Vilma and her family live in the indigenous town of San Pablo la Laguna, on the shores of Lake Atitlán, Guatemala. She is twenty-eight years old. As is common for girls from rural villages such as San Pablo, Vilma only went to school until sixth grade. She can read, but writing is difficult. As a housewife, Vilma dedicates her days to taking care of her home and her children.
Vilma and Alexander, her eighteen-month-old son, are enrolled in Organization for the Development of the Indigenous Maya (ODIM) Guatemala's "Healthy Mommy & Me" initiative (Advance #3021770), which provides prenatal and postnatal support for mothers from pregnancy until their babies reach two years old. Vilma entered the program when she was six months pregnant. In a region where three out of four babies suffer from chronic malnutrition, "Healthy Mommy & Me" provides nutritional support and progress tracking during the critical first one thousand days when a child's growth trajectory is determined for life.
Vilma sits on the patio outside her home, waiting for our interview to start. She and her family reside in a communal housing arrangement. They have their own bedroom and kitchen, and her husband's nephew and his family live in the room next door. Other neighbors are close by, and eight young children live in the small complex. Vilma cradles Alexander and her seven-year-old daughter, Enly, entertains him as we speak. The interview is conducted with a local translator as Vilma speaks her mother tongue, Tz'utujil.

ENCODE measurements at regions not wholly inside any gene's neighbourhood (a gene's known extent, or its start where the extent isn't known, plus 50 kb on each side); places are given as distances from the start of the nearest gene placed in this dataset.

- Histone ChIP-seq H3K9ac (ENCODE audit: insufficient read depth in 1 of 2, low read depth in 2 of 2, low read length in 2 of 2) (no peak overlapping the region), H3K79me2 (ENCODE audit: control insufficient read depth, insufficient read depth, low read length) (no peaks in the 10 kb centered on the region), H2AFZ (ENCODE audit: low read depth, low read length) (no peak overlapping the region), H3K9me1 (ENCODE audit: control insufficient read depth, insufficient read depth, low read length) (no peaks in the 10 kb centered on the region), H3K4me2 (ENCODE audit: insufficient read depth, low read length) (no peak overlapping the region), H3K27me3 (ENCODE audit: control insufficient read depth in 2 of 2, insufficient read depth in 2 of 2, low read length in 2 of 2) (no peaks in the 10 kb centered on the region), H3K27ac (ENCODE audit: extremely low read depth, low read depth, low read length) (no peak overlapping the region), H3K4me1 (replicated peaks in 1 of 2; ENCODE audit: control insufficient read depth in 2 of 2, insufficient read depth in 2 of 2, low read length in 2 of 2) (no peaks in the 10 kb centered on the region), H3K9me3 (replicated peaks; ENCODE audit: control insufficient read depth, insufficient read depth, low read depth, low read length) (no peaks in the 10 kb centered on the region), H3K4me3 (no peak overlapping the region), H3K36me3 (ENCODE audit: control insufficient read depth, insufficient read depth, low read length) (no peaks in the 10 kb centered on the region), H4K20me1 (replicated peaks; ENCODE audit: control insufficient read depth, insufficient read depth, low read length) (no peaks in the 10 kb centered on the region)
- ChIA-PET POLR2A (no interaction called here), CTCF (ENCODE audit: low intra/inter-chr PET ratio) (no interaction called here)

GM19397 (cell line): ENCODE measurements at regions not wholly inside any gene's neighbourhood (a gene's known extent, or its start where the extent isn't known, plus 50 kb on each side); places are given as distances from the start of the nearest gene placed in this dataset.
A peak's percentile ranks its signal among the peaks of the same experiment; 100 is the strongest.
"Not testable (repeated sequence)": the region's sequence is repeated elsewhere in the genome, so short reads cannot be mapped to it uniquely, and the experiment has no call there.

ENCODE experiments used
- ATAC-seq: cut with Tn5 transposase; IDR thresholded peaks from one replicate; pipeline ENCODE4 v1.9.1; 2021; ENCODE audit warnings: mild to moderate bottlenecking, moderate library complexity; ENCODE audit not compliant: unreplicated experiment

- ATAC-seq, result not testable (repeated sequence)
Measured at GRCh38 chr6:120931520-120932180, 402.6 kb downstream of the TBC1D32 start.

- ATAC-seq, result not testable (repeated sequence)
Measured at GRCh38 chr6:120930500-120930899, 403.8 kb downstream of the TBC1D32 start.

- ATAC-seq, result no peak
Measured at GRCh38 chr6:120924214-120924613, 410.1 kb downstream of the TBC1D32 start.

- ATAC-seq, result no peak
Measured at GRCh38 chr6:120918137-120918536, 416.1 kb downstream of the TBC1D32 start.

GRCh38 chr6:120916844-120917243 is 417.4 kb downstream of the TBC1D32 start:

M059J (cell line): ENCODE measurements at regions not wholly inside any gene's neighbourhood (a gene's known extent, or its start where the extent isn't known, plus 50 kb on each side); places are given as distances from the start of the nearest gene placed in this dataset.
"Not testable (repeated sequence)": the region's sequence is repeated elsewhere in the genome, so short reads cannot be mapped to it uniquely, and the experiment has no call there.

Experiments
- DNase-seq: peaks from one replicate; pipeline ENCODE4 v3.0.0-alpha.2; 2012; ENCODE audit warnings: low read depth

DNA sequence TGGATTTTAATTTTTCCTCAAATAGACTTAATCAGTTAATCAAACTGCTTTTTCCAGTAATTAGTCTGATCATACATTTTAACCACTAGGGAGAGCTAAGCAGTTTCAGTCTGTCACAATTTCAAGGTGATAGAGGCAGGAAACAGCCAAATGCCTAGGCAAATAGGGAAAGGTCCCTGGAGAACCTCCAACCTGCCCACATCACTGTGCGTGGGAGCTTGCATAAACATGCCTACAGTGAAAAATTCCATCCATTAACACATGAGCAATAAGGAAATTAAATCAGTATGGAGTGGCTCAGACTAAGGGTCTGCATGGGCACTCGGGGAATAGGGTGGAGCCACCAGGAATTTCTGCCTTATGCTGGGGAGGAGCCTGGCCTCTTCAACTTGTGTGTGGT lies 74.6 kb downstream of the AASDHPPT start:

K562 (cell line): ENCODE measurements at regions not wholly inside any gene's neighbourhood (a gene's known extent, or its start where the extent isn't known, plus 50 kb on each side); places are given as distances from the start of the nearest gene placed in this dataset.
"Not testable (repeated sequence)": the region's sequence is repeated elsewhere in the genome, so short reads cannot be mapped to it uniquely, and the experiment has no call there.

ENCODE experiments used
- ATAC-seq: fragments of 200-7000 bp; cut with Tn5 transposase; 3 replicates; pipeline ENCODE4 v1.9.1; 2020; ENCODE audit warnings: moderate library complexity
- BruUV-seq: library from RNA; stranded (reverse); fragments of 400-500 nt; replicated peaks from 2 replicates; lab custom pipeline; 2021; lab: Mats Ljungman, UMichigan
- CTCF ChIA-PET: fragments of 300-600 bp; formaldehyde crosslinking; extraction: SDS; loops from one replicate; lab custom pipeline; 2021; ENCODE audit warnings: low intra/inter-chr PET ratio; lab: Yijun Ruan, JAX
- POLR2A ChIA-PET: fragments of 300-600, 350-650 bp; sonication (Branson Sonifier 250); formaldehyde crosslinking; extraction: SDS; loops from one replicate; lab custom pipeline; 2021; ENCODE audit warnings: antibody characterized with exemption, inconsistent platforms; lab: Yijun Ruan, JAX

How has the program helped you?
"When I was pregnant, they helped me with food and prenatal checks, which was very helpful because in other places these are very expensive. And also, when my baby was born they gave me some baby clothes. In the support group, we talk about how our babies are, and things like that."
Did you always want to be a mom? Why?
"Yes. I like being a mom because children are fun. Every child is different. And without children, my life wouldn't have purpose."
How many children do you want? Why?
"Just two is good. I had to have caesarean deliveries, and I don't want to have another one of those. If they'd been normal births perhaps I'd want another one. But no."
What hopes do you have for the future of your children?
"I hope for them to be healthy and to have good nutrition. I worry about their food being adequate. Also, I hope that they will both graduate with a degree. I want them to have stable jobs to be able to support themselves. I worry a lot and always ask their teachers how they're doing at school. That's what I want for them, for them to go further and take a good path."
You can support projects like ODIM Guatemala's "Healthy Mommy & Me" when you give to the Advance 3021770.
Amy Porter, interim Development Manager for ODIM
The Advance is the accountable, designated-giving arm of The United Methodist Church. The Advance invites contributors to designate support for projects related to the General Board of Global Ministries. Individuals, local churches, organizations, districts and annual conferences may donate to The Advance. One hundred percent of every gift to The Advance goes to the project selected by the giver.